Why don’t Americans use all of their Vacation Days ?

–  “four in 10 didn’t book a vacation within the past year”
– A global survey taken of more than 12,500 workers by Ipsos Public Affairs and Reuters in 2010 found that only 57% of Americans used all their vacation time. That was in stark contrast to Europe, where 74% of workers on average took all their allotted days off.

Would-be vacationers too often saddled with work to play

By Charisse Jones and Nancy Trejos, USA TODAY
(Article originally appeared in USA Today here)

Gasoline prices are in retreat. Many hotels are offering a free night’s stay. And as Memorial Day nears — kicking off the summer travel season — more Americans say they plan to take a vacation this year than last, but millions of us will simply stay at our desks.Scott and Jennifer Van Timmeren and daughter Brynn of Grand Rapids, Mich., at the pool of the Hard Rock Hotel at Universal Orlando Resort.

Jack Gruber, USA TODAY
Scott and Jennifer Van Timmeren and daughter Brynn of Grand Rapids, Mich., at the pool of the Hard Rock Hotel at Universal Orlando Resort.

Scott and Jennifer Van Timmeren and daughter Brynn of Grand Rapids, Mich., at the pool of the Hard Rock Hotel at Universal Orlando Resort.

It’s not just higher airfares and escalating hotel fees that will cause some Americans to forgo a summer getaway. The nation’s nose-to-the-grindstone culture — which only intensified during the Great Recession— has resulted in many Americans leaving vacation days on the table.

“Americans are a hard-working lot, and they’re ambitious and have a lot of priorities,” says Carroll Rheem, senior director of research at PhoCusWright, a travel industry research firm. Its survey of more than 2,000 U.S. travelers found that nearly four in 10 didn’t book a vacation within the past year. That number was much higher than in 2008, when just 28% didn’t buy a vacation. “Sometimes they forget to take care of their work-life balance.”

Not taking all the vacation time that’s available has become an American trait.

A poll conducted last September by Harris Interactive for JetBlue found that 57% of employed respondents said they would have unused vacation time at the end of the year. And a Radisson hotels study last year of more than 1,000 adults found that nearly two in three (65%) working Americans hadn’t used all of their vacation time. Roughly a third said they stayed put because of their workload, and 19% noted that they didn’t want to deal with a backlog of tasks upon their return.

A global survey taken of more than 12,500 workers by Ipsos Public Affairs and Reuters in 2010 found that only 57% of Americans used all their vacation time. That was in stark contrast to Europe, where 74% of workers on average took all their allotted days off. Europeans also tend to receive more vacation time than their American counterparts, management experts say.

Recognizing this opening, travel site Orbitz launched a “Take Vacation Back” ad campaign this month, complete with a tongue-in-cheek “vacation bill of rights” that has “no vacation day shall go un-traveled” listed at No. 1.

Chris Orton, president of Orbitz.com, says the company saw an opportunity to talk to travelers about how much fun a getaway can be and remind them that “they’re not just entitled to them, but they actually need to take vacations. It’s part of what makes them productive and happy.”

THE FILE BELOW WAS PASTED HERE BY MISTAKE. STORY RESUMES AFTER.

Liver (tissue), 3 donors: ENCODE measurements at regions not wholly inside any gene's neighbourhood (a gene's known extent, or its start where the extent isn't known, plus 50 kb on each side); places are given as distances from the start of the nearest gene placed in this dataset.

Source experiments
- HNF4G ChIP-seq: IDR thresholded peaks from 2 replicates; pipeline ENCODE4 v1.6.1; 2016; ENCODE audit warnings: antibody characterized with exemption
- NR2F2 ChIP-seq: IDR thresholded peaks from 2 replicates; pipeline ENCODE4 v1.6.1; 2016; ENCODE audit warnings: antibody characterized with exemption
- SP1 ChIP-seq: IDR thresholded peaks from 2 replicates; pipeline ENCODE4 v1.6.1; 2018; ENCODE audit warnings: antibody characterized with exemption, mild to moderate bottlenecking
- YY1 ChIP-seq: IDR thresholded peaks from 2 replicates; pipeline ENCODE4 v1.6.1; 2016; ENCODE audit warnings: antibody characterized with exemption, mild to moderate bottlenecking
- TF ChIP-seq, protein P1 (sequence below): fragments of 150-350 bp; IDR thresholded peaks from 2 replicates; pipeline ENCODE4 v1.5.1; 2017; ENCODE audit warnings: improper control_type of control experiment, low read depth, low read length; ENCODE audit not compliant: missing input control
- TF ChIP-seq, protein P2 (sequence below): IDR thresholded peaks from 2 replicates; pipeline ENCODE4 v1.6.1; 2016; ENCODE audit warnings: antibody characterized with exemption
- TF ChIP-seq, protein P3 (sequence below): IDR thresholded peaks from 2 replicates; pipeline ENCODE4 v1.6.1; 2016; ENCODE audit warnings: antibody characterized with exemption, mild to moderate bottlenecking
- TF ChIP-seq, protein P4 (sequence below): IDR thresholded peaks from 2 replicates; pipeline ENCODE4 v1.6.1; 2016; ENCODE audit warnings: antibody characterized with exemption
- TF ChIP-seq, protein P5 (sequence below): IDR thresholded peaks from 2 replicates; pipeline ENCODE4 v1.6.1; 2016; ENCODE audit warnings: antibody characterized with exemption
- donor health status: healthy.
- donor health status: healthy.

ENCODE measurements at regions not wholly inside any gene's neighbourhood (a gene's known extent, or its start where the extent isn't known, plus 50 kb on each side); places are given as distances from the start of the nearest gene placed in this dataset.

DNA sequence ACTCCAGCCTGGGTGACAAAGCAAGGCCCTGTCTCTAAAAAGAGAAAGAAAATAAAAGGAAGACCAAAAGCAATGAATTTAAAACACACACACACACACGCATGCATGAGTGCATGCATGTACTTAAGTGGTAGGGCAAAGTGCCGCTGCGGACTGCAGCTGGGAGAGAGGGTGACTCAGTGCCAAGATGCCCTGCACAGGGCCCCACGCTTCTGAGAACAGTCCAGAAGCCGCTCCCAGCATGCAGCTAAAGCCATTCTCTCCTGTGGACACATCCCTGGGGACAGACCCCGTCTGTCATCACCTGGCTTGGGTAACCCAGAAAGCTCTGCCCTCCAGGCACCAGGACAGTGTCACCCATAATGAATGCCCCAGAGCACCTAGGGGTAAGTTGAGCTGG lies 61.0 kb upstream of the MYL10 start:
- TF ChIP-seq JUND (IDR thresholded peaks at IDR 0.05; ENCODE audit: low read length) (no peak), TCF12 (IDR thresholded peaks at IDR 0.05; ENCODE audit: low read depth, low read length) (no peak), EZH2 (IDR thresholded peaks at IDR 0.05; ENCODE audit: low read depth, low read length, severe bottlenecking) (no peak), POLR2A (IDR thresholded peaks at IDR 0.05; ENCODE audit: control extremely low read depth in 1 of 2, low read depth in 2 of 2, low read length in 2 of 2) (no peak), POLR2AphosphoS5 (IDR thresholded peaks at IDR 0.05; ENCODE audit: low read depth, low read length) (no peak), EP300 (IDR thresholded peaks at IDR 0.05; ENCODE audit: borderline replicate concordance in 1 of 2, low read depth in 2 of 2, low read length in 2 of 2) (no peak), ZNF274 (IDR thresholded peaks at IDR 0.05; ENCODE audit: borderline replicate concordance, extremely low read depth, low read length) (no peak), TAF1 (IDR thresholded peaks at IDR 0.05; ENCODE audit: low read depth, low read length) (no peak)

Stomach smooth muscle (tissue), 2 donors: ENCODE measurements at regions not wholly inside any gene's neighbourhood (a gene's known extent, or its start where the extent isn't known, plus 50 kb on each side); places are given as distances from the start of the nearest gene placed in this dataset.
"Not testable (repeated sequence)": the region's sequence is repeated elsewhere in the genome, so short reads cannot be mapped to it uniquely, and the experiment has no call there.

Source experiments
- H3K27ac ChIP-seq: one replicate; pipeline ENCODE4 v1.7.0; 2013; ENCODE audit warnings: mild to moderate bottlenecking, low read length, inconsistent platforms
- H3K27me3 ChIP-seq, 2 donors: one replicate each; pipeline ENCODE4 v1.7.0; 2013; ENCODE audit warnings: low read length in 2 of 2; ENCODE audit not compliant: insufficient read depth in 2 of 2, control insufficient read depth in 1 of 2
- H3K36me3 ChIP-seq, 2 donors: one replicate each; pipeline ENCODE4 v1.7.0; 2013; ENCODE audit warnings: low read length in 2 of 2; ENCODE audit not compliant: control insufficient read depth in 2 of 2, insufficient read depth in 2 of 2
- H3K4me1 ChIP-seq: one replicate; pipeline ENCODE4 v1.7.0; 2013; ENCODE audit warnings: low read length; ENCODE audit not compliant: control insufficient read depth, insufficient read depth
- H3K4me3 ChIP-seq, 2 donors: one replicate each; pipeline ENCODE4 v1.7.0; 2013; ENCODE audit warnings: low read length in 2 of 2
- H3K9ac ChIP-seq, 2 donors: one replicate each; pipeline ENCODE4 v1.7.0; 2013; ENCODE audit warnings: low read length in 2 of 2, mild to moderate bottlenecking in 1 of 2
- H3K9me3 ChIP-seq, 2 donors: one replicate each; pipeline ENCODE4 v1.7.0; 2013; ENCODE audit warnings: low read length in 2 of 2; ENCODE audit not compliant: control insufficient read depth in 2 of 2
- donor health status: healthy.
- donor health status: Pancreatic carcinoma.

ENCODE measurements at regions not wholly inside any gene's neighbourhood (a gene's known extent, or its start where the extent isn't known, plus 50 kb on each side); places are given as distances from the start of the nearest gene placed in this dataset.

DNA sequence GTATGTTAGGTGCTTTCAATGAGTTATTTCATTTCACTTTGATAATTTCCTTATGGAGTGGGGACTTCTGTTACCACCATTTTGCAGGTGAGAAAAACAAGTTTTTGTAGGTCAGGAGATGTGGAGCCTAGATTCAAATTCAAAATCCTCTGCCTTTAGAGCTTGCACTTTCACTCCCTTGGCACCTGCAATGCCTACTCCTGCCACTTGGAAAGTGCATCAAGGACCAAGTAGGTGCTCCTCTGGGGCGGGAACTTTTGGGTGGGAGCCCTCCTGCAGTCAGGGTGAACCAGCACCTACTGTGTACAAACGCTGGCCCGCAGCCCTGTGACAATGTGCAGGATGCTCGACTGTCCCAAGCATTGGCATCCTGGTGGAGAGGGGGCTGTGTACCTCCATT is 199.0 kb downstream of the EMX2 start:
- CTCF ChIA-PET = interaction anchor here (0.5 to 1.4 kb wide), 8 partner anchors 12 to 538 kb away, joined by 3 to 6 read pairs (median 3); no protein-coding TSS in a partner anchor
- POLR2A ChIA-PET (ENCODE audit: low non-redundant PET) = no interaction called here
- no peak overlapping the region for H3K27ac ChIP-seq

Workplace fears 

While the American inclination to bypass vacation predates the recent recession, experts say the sluggish economy hasn’t helped.

Some employees might think that “if you put in more time, you increase your chances for a promotion or reduce your chances for targeted layoffs,” says Lonnie Golden, professor of economics and labor studies at Penn State University. “There’s probably some signaling going on, for instance, that if you do take all your vacation time … you’re less committed to your job, to your company.”

Culturally, Golden says, Europeans have a greater commitment to leisure time, one that is supported by strong unions that give workers more bargaining power. And with American companies cutting staff and doubling the tasks given to those who remain, he says, working while on vacation — or not taking one at all — is “a way to minimize the avalanche that would occur if you go away for a week or even a few days.”

Fear of a backlog is one reason Kevin McKeen says he’s never taken all his four weeks of vacation time in any one year.

“I’m more stressed after a vacation than before, just because of the workload,” says McKeen, 54, a business consultant for a computer software company in Austin.

This year isn’t likely to be any different. McKeen says he’ll possibly take a week off to go to Toronto and another to head to Hawaii, but he’ll carry the rest of his time off over to next year.

“Even though I would like to take all my vacation, project plans sometimes just plain don’t allow (it), especially during ‘all hands on deck’ times,” he says.

Despite a proclivity to stay in the office, plenty of Americans are planning to take some time off.

Auto and travel club AAA predicts that 34.8 million Americans will travel at least 50 miles from home over the Memorial Day weekend. That’s up 1.2% from last year.

Some travel watchers say part of the uptick may be explained by a grim determination to take time away because the to-do lists at work are so long, and vacation time is so limited.

“Regardless of outside influences — the economy, gas prices, weather — Americans really bristle at the idea of giving up their precious travel plans,” says Brooke Ferencsik, spokesman for the travel site TripAdvisor. “And it’s probably because most of us only get two to three weeks of vacation, so it’s time we desperately need.”